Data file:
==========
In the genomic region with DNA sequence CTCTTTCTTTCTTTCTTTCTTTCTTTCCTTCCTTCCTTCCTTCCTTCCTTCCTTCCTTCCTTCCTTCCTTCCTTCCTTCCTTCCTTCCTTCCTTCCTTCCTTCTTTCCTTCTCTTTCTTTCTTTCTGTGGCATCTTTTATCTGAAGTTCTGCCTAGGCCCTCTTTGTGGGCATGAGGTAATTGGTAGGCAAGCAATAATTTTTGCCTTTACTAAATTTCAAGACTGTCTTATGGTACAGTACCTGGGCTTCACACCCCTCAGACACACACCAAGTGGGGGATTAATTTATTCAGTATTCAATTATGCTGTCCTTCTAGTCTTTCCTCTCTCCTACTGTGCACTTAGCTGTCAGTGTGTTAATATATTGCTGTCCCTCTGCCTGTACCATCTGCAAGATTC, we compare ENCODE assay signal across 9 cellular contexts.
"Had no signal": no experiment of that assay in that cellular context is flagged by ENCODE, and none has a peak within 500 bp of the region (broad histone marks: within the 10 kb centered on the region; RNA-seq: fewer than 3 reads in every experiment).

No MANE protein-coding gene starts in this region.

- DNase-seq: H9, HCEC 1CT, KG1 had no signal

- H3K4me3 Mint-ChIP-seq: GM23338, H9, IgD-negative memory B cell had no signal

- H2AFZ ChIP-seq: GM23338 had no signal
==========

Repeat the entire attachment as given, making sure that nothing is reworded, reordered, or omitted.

In the genomic region with DNA sequence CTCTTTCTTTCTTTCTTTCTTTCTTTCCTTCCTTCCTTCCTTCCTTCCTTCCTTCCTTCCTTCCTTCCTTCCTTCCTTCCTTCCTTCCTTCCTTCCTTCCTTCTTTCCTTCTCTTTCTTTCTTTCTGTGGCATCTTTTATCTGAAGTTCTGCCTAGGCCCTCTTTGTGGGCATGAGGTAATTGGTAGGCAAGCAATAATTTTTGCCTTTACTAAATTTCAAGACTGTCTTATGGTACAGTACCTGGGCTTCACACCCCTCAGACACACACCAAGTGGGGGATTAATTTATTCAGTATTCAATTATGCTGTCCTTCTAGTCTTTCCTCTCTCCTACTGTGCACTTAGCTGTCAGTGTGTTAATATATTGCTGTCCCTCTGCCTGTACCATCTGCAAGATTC, we compare ENCODE assay signal across 9 cellular contexts.
"Had no signal": no experiment of that assay in that cellular context is flagged by ENCODE, and none has a peak within 500 bp of the region (broad histone marks: within the 10 kb centered on the region; RNA-seq: fewer than 3 reads in every experiment).

No MANE protein-coding gene starts in this region.

- DNase-seq: H9, HCEC 1CT, KG1 had no signal

- H3K4me3 Mint-ChIP-seq: GM23338, H9, IgD-negative memory B cell had no signal

- H2AFZ ChIP-seq: GM23338 had no signal